This paper proposes an accurate economic framework to determine the optimum inspection level—the number of ticket inspectors—in a long time window, in order to maximize the system-wide profit when fare evasion occurs. This is the first framework that introduces: i) a refined characterization of the passenger demand, ii) a profit function with new constraints, iii) an alternative estimation of the percentage of passengers who choose to evade, and iv) a new formulation accounting for inspectors who cannot fine every passenger caught evading. The implementation of this framework is illustrated by using six years of data gathered from an Italian public transport company. Based on 57,256 stop-level inspections and 21,827 on-board personal interviews, the optimum inspection rate maximizing the profit is in the range of 3.4%-4.0%. This outcome provides more accurate results, which are discussed and compared to previous research. Finally, the framework is flexible, and it may be applied to any urban context in which proof-of-payment systems are adopted.

Moving Towards a More Accurate Level of Inspection Against Fare Evasion in Proof-of-Payment Transit Systems

Barabino, Benedetto
Primo
;
2019-01-01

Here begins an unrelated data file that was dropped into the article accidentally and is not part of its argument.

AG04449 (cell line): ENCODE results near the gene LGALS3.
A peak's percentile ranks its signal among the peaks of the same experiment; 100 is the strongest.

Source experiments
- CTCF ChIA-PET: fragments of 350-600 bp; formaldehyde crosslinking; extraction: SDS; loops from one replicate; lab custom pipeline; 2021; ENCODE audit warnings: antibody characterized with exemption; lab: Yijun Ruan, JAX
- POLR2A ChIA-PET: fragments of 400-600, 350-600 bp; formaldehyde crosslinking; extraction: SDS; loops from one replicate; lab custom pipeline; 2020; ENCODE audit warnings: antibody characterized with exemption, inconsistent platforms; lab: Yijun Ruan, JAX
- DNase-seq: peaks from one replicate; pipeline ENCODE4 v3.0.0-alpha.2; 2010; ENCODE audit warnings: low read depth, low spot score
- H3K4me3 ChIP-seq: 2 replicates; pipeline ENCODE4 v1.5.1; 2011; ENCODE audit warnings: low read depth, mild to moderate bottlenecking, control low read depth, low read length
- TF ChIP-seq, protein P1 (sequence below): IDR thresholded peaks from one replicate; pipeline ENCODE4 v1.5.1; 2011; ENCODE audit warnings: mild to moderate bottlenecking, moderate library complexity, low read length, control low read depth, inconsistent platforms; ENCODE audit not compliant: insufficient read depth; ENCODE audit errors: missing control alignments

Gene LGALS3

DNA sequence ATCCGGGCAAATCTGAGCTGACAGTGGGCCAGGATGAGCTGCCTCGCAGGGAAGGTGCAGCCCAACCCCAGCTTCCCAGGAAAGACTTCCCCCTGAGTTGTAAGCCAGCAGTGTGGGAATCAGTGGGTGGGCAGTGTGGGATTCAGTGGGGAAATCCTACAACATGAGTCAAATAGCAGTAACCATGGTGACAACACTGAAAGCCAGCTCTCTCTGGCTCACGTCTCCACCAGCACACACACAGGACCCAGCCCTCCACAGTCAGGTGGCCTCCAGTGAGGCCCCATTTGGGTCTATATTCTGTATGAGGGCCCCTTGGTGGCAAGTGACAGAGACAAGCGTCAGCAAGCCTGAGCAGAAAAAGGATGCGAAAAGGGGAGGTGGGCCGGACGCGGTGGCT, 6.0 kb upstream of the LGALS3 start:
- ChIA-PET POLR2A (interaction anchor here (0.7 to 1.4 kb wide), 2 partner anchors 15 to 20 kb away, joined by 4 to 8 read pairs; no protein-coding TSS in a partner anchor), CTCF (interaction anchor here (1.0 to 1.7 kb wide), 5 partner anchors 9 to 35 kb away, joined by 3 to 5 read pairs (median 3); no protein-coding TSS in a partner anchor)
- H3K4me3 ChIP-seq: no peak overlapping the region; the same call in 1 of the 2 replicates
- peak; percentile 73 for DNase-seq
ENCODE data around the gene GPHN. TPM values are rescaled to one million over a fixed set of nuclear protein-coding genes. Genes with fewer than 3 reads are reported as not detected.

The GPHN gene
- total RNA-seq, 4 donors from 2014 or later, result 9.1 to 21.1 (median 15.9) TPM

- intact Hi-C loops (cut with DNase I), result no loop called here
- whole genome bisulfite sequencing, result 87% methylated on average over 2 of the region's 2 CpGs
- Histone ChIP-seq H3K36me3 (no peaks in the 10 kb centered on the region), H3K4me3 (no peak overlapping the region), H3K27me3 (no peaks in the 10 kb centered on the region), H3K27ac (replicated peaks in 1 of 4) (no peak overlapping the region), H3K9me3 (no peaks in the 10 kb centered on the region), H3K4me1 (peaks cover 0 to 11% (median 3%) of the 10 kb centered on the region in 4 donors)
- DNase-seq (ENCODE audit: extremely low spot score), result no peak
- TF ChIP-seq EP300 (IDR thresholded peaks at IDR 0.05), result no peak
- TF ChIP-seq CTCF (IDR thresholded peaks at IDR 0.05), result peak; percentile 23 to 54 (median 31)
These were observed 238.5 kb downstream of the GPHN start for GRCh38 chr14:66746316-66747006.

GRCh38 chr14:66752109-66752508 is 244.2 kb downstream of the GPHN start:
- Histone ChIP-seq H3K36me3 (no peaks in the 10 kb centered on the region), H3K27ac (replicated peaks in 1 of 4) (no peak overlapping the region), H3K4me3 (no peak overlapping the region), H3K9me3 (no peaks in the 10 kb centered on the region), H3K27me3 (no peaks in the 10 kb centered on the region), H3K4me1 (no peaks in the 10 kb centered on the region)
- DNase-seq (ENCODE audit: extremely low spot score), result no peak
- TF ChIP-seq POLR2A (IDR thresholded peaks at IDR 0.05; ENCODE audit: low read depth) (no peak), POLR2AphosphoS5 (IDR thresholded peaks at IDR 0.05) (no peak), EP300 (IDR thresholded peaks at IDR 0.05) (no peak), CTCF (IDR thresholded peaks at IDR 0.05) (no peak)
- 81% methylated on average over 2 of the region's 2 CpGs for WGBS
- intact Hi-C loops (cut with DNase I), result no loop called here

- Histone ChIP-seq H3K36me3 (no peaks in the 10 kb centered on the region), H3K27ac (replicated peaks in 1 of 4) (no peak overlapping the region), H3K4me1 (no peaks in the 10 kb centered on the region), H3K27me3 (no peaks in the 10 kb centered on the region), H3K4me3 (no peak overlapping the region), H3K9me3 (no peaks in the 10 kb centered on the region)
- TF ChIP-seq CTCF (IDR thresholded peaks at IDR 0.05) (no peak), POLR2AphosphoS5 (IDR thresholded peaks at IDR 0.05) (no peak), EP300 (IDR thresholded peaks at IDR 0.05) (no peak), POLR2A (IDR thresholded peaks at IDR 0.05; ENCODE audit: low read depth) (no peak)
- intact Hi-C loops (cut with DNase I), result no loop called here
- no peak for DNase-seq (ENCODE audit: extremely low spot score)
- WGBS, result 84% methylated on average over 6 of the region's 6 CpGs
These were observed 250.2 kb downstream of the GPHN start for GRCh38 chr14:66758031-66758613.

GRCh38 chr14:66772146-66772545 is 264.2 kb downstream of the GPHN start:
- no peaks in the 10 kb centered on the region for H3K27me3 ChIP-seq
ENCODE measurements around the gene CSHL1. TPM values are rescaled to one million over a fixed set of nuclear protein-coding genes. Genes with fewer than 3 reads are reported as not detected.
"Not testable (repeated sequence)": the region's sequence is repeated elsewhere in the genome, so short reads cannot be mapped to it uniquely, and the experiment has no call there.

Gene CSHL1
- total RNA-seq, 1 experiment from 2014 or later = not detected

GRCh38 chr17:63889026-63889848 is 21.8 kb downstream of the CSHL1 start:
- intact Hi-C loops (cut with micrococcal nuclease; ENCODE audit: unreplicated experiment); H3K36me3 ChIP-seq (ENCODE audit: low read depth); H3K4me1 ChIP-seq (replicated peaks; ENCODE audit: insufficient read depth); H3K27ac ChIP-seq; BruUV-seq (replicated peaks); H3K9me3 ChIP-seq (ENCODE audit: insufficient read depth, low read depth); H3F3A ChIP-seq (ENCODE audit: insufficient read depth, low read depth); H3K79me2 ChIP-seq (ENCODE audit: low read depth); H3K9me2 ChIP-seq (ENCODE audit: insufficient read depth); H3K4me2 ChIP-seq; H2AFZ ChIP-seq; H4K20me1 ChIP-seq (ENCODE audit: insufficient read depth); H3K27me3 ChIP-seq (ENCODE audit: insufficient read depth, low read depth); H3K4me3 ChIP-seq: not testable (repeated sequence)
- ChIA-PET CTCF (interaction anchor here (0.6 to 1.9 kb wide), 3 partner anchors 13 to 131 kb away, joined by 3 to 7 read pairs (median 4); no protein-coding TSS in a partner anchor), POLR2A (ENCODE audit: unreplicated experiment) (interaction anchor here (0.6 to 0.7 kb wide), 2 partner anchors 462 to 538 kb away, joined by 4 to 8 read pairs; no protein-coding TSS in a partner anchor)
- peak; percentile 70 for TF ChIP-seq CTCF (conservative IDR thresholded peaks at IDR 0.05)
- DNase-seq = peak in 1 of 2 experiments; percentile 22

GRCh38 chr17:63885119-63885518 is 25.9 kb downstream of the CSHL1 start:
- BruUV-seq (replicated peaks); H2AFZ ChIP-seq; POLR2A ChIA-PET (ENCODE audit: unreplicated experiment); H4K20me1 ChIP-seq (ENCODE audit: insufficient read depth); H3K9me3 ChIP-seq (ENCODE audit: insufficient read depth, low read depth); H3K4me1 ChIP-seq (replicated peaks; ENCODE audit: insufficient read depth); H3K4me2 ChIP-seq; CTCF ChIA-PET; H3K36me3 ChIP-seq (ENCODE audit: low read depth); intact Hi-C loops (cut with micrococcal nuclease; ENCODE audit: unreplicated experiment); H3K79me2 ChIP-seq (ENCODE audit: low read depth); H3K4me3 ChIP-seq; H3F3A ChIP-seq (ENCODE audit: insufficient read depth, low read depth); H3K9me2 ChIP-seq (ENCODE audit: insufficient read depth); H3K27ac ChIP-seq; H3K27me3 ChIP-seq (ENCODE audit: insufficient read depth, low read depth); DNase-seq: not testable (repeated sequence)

Abstract

This paper proposes an accurate economic framework to determine the optimum inspection level—the number of ticket inspectors—in a long time window, in order to maximize the system-wide profit when fare evasion occurs. This is the first framework that introduces: i) a refined characterization of the passenger demand, ii) a profit function with new constraints, iii) an alternative estimation of the percentage of passengers who choose to evade, and iv) a new formulation accounting for inspectors who cannot fine every passenger caught evading. The implementation of this framework is illustrated by using six years of data gathered from an Italian public transport company. Based on 57,256 stop-level inspections and 21,827 on-board personal interviews, the optimum inspection rate maximizing the profit is in the range of 3.4%-4.0%. This outcome provides more accurate results, which are discussed and compared to previous research. Finally, the framework is flexible, and it may be applied to any urban context in which proof-of-payment systems are adopted.
2019
Fare evasion; Proof-of-payment; Level of inspection; Profit maximization model; Constrained function; Empirical support
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Utilizza questo identificativo per citare o creare un link a questo documento: https://hdl.handle.net/11584/265107
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